The LA Times reported today, along with several other sources, that the California Department of Justice has initiated a new “open justice” data initiative. On their portal, the “Justice Dashboard”, you can view Arrest Rates, Deaths in Custody, or Law Enforcement Officers Killed or Assaulted. I chose, for my first visit, to look at Deaths in Custody. At first, I was disappointed with the quality of the data provided. Instead of data, you see some nice graphical displays, mostly univariate but a few with two variables, addressing issues and questions that are probably on many people’s minds.

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Ranked Choice Voting

The city of Minneapolis recently elected a new mayor. This is not newsworthy in and of itself, however the method they used was—ranked choice voting. Ranked choice voting is a method of voting allowing voters to rank multiple candidates in order of preference. In the Minneapolis mayoral election, voters ranked up to three candidates. The interesting part of this whole thing was that it took over two days for the election officials to declare a winner.

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Facebook Analytics

WolframAlpha has a tool that will analyze your Facebook network. I saw this awhile ago, but HollyLynne reminded me of this recently, and I tried it out. You need to give the app(?) permission to access your account (which I am sure means access to your data for Wolfram), after which you are given all sorts of interesting, pretty info. Note, you can also opt to have Wolfram track your data in order to determine how your network is changing.

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It is time for the NCAA Basketball Tournament. Sixty-four teams dream big (er…I mean 68…well actually by now, 64) and schools like Iona and Florida Gulf Coast University (go Eagles!) are hoping that Robert Morris astounding victory in the N.I.T. isn’t just a flash in the pan. My favorite part is filling out the bracket–see it below. (Imagine that…a statistician’s favorite part of the whole thing is making predictions.) Even President Obama filled out a bracket [see it here].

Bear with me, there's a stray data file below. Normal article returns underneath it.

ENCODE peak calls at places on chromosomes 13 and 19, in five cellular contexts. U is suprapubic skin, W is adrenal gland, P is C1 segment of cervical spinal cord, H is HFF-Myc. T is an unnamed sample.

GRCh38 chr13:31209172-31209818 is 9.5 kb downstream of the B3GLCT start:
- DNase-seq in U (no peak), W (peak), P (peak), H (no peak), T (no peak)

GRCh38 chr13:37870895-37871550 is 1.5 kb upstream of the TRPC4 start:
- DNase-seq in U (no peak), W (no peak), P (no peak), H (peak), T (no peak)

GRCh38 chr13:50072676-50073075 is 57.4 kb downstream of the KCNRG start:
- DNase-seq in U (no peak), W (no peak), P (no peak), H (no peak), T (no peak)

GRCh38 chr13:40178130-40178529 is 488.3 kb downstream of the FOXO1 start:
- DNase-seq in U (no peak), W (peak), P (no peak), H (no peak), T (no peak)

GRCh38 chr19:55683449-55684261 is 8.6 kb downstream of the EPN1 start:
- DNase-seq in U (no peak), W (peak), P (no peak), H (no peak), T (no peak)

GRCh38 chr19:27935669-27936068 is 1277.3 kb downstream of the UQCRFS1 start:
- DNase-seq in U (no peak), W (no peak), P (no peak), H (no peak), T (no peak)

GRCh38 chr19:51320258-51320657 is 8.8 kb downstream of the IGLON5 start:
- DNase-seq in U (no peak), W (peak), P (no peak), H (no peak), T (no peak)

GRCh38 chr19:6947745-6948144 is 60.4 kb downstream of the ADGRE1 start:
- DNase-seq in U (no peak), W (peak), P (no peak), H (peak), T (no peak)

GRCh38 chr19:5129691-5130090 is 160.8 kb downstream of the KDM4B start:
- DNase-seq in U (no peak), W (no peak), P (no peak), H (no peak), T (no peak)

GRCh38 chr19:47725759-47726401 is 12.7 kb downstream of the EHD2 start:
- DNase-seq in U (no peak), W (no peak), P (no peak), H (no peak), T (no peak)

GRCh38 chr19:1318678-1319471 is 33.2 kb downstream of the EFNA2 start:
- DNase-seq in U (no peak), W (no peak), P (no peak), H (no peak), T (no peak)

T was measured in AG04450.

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Gun deaths and data

This article at Slate is interesting for a number of reasons. First, if offers a link to a data set listing names and data of the 325 people known to have been killed by guns since December 14, 2012. Slate is to be congratulated for providing data in a format that is easy for statistical software to read. (Still, some cleaning required. For example, ages include a mix of numbers and categorical values.

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With fewer than two weeks left till the US presidential elections, motivating class discussion with data related to the candidates, elections, or politics in general is quite easy. So for yesterday’s lab we used data released by The Federal Election Commission on contributions made to 2012 presidential campaigns. I came across the data last week, via a post on The Guardian Datablog. The post has a nice interactive feature for analyzing data from all contributions.

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Yesterday (October 14, 2012), Felix Baumgartner made history by becoming the first person to break the speed of sound during a free fall. He also set some other records (e.g., longest free fall, etc.) during the Red Bull Stratos Mission–which was broadcast live on the internet. Kind of cool, but imagine the conversation that took place daydreaming this one… Red Bull Creative Person: What if we got some idiot to float up into the stratosphere in a space capsule and then had him step out of it and free fall four minutes breaking the sound barrier?

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Citizen Statistician

Learning to swim in the data deluge